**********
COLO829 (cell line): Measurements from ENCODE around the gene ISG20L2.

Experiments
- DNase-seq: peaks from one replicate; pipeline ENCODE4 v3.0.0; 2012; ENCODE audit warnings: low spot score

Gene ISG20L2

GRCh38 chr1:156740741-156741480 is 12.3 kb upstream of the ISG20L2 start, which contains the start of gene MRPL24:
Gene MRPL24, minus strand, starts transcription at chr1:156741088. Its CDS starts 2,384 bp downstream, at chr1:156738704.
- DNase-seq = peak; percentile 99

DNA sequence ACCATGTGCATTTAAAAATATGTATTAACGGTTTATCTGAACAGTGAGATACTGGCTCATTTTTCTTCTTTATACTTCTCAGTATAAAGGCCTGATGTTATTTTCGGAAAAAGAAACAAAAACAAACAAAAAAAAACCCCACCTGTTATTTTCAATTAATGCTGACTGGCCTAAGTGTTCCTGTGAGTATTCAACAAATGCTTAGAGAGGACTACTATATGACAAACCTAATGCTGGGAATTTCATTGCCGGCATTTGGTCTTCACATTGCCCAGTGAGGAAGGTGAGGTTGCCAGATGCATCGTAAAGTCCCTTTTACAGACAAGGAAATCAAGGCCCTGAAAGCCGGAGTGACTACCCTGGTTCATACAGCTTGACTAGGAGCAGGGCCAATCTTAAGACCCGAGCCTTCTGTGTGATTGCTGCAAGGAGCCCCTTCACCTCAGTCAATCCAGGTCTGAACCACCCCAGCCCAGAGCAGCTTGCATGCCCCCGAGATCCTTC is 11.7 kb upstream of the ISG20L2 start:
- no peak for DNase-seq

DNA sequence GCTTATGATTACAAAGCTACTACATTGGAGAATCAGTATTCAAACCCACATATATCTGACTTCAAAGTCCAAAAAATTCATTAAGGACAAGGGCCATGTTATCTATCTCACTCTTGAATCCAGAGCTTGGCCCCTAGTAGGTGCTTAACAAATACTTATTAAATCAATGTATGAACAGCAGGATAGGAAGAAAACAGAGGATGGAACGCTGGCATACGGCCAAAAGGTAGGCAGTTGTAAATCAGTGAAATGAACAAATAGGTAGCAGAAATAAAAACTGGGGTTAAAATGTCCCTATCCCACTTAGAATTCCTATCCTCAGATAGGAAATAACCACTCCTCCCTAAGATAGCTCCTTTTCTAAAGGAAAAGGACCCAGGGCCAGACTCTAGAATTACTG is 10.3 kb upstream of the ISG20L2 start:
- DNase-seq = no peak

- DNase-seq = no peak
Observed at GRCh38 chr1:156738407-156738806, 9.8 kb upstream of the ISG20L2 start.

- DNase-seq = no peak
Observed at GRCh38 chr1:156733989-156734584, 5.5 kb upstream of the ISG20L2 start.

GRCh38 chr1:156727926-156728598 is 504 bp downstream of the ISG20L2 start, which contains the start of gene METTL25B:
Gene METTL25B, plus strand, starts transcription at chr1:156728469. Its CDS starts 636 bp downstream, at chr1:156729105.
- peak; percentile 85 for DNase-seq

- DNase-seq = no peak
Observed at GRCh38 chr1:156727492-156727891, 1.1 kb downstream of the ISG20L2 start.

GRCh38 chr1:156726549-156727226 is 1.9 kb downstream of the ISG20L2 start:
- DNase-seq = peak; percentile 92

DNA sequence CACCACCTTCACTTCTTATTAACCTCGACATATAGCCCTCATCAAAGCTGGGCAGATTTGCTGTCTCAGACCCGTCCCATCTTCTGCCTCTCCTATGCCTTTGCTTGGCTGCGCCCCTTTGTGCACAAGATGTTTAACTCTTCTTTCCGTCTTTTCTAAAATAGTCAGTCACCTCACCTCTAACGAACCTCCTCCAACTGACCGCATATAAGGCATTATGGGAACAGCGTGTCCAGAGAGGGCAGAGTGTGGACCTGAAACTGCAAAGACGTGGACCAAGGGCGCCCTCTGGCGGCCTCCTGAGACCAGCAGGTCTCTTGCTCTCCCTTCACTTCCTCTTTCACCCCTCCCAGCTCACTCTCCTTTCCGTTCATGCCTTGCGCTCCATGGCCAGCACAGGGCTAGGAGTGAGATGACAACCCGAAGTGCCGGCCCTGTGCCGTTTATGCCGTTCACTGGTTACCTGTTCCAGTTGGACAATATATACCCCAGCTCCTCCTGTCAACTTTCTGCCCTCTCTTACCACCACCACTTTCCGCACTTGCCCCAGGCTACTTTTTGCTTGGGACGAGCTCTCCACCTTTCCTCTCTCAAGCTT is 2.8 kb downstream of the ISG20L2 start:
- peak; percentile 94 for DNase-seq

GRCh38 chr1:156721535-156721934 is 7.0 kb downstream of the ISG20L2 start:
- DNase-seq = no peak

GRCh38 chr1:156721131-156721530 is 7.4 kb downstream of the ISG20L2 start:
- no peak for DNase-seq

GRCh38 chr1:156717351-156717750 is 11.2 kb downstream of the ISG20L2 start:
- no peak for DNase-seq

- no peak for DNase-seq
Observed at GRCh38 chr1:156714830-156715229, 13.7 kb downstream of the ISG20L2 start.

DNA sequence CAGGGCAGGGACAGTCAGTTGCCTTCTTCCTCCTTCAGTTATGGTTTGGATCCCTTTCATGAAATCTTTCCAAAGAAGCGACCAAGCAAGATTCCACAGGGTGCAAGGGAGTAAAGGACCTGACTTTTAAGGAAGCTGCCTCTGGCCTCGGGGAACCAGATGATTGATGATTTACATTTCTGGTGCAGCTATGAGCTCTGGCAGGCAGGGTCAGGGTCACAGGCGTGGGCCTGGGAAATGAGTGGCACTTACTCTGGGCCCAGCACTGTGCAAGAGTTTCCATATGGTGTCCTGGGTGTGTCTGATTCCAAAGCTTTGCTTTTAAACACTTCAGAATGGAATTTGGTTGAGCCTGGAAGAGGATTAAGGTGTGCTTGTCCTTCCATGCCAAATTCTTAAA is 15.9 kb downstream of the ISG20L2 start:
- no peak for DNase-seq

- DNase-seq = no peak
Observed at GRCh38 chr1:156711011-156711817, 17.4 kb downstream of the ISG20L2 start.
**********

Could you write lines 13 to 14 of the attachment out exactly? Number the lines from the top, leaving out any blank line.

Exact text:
Observed at GRCh38 chr1:156738407-156738806, 9.8 kb upstream of the ISG20L2 start.

- DNase-seq = no peak